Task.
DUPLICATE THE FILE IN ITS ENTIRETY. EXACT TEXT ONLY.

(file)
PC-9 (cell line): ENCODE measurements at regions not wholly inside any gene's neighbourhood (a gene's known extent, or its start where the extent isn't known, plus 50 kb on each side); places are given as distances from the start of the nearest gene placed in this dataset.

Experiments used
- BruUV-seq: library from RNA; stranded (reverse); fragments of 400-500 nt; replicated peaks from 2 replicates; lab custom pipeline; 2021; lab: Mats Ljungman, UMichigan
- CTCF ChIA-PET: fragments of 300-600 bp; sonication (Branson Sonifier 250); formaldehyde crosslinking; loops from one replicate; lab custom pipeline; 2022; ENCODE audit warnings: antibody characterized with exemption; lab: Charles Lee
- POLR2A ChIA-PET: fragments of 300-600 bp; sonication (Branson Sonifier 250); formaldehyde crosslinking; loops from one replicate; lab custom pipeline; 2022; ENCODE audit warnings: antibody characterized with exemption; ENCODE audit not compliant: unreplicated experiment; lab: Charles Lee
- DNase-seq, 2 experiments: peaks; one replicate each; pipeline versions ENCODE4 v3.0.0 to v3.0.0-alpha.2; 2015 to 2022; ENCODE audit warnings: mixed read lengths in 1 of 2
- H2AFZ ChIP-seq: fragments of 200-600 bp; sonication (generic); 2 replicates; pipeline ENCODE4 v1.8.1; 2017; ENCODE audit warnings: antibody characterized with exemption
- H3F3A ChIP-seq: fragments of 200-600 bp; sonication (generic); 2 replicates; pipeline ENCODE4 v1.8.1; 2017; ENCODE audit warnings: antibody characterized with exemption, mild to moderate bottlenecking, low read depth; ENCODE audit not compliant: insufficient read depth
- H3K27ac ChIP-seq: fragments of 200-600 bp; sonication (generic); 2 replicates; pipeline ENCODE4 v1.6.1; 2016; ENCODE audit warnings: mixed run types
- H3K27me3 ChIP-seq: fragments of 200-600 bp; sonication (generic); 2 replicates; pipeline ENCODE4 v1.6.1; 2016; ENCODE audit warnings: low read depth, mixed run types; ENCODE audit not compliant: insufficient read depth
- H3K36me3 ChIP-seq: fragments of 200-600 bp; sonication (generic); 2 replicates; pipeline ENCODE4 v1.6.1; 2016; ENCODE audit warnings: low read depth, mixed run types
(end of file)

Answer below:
PC-9 (cell line): ENCODE measurements at regions not wholly inside any gene's neighbourhood (a gene's known extent, or its start where the extent isn't known, plus 50 kb on each side); places are given as distances from the start of the nearest gene placed in this dataset.

Experiments used
- BruUV-seq: library from RNA; stranded (reverse); fragments of 400-500 nt; replicated peaks from 2 replicates; lab custom pipeline; 2021; lab: Mats Ljungman, UMichigan
- CTCF ChIA-PET: fragments of 300-600 bp; sonication (Branson Sonifier 250); formaldehyde crosslinking; loops from one replicate; lab custom pipeline; 2022; ENCODE audit warnings: antibody characterized with exemption; lab: Charles Lee
- POLR2A ChIA-PET: fragments of 300-600 bp; sonication (Branson Sonifier 250); formaldehyde crosslinking; loops from one replicate; lab custom pipeline; 2022; ENCODE audit warnings: antibody characterized with exemption; ENCODE audit not compliant: unreplicated experiment; lab: Charles Lee
- DNase-seq, 2 experiments: peaks; one replicate each; pipeline versions ENCODE4 v3.0.0 to v3.0.0-alpha.2; 2015 to 2022; ENCODE audit warnings: mixed read lengths in 1 of 2
- H2AFZ ChIP-seq: fragments of 200-600 bp; sonication (generic); 2 replicates; pipeline ENCODE4 v1.8.1; 2017; ENCODE audit warnings: antibody characterized with exemption
- H3F3A ChIP-seq: fragments of 200-600 bp; sonication (generic); 2 replicates; pipeline ENCODE4 v1.8.1; 2017; ENCODE audit warnings: antibody characterized with exemption, mild to moderate bottlenecking, low read depth; ENCODE audit not compliant: insufficient read depth
- H3K27ac ChIP-seq: fragments of 200-600 bp; sonication (generic); 2 replicates; pipeline ENCODE4 v1.6.1; 2016; ENCODE audit warnings: mixed run types
- H3K27me3 ChIP-seq: fragments of 200-600 bp; sonication (generic); 2 replicates; pipeline ENCODE4 v1.6.1; 2016; ENCODE audit warnings: low read depth, mixed run types; ENCODE audit not compliant: insufficient read depth
- H3K36me3 ChIP-seq: fragments of 200-600 bp; sonication (generic); 2 replicates; pipeline ENCODE4 v1.6.1; 2016; ENCODE audit warnings: low read depth, mixed run types